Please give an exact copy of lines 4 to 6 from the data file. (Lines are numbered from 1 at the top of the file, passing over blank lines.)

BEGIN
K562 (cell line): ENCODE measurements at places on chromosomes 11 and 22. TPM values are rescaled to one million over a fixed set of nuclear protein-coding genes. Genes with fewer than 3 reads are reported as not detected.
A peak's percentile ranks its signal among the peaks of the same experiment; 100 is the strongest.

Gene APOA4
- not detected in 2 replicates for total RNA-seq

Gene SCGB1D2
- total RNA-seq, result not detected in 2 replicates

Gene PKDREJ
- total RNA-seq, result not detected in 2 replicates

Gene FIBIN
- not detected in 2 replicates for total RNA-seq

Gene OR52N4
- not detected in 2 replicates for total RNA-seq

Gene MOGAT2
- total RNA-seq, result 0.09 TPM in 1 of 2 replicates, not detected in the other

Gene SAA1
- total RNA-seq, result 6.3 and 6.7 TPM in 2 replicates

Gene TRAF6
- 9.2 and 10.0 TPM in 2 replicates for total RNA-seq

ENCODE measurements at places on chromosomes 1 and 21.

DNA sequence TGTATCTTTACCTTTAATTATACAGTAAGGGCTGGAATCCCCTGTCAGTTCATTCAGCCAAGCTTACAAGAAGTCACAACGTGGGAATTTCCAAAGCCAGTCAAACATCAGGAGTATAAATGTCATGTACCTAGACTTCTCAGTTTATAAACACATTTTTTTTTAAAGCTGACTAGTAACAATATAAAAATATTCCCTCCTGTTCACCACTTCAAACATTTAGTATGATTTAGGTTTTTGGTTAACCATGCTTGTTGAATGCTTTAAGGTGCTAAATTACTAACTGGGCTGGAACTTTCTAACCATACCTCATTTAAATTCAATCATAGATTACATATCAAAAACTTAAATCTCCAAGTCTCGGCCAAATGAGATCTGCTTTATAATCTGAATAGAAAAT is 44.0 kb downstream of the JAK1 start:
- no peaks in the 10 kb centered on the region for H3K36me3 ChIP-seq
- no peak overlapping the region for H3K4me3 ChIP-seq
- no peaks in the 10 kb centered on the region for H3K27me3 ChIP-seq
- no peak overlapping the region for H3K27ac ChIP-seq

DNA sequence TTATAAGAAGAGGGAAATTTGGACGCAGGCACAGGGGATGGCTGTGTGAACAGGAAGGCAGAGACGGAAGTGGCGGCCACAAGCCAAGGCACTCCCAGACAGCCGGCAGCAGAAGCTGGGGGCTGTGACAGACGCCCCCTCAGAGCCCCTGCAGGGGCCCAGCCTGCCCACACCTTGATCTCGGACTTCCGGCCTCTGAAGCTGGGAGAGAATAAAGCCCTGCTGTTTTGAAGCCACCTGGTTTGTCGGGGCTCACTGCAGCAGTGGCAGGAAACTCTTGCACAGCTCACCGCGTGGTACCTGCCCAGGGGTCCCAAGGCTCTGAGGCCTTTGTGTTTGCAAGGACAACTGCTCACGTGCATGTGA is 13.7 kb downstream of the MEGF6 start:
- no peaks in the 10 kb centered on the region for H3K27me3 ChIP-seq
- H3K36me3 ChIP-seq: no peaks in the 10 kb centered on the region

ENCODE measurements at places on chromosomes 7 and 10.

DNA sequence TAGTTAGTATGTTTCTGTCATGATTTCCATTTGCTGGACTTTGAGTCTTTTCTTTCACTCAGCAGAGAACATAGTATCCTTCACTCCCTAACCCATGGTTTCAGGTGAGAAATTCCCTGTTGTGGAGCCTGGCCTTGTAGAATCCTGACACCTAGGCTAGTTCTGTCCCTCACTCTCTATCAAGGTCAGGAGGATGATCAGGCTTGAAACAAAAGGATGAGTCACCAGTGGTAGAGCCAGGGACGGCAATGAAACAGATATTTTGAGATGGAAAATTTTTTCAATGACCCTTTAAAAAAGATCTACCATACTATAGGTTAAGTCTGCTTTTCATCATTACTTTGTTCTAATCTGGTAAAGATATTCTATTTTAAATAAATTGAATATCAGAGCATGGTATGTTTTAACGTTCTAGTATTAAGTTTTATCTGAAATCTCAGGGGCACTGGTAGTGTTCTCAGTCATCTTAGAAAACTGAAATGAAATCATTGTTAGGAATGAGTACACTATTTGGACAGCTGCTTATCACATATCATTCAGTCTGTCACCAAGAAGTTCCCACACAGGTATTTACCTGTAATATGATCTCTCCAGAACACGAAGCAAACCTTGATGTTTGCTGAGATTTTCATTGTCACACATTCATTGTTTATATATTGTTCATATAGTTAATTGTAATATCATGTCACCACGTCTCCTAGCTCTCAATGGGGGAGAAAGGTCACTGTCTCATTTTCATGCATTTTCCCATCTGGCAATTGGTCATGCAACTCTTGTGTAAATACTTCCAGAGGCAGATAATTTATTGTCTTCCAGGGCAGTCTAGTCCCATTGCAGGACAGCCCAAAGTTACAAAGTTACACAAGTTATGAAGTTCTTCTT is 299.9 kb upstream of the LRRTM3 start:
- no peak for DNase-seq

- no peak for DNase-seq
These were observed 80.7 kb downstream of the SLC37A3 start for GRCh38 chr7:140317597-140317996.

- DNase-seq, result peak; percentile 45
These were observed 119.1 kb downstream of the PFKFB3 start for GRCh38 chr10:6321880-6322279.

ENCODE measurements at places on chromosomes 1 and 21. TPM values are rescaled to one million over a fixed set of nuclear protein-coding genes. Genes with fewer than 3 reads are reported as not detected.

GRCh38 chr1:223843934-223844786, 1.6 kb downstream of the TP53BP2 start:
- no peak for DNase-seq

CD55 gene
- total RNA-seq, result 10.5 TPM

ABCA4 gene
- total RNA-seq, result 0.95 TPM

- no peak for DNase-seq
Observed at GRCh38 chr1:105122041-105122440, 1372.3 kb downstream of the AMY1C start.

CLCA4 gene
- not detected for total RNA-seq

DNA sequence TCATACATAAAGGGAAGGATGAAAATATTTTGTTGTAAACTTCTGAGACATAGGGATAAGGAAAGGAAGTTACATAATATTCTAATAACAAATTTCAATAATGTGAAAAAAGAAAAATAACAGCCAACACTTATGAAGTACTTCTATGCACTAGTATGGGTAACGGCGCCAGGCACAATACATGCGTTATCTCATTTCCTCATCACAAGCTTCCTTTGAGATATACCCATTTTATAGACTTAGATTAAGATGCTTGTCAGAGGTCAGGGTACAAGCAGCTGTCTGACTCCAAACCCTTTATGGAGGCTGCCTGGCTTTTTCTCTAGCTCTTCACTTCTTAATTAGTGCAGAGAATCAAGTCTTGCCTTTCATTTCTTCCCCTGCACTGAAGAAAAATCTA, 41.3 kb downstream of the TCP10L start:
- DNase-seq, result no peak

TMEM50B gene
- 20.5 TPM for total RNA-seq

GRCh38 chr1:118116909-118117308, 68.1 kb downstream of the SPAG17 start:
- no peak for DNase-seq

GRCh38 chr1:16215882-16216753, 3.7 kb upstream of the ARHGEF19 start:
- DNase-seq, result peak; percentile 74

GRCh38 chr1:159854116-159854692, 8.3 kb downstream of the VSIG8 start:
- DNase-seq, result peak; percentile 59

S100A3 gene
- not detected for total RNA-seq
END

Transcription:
- not detected in 2 replicates for total RNA-seq

Gene SCGB1D2
- total RNA-seq, result not detected in 2 replicates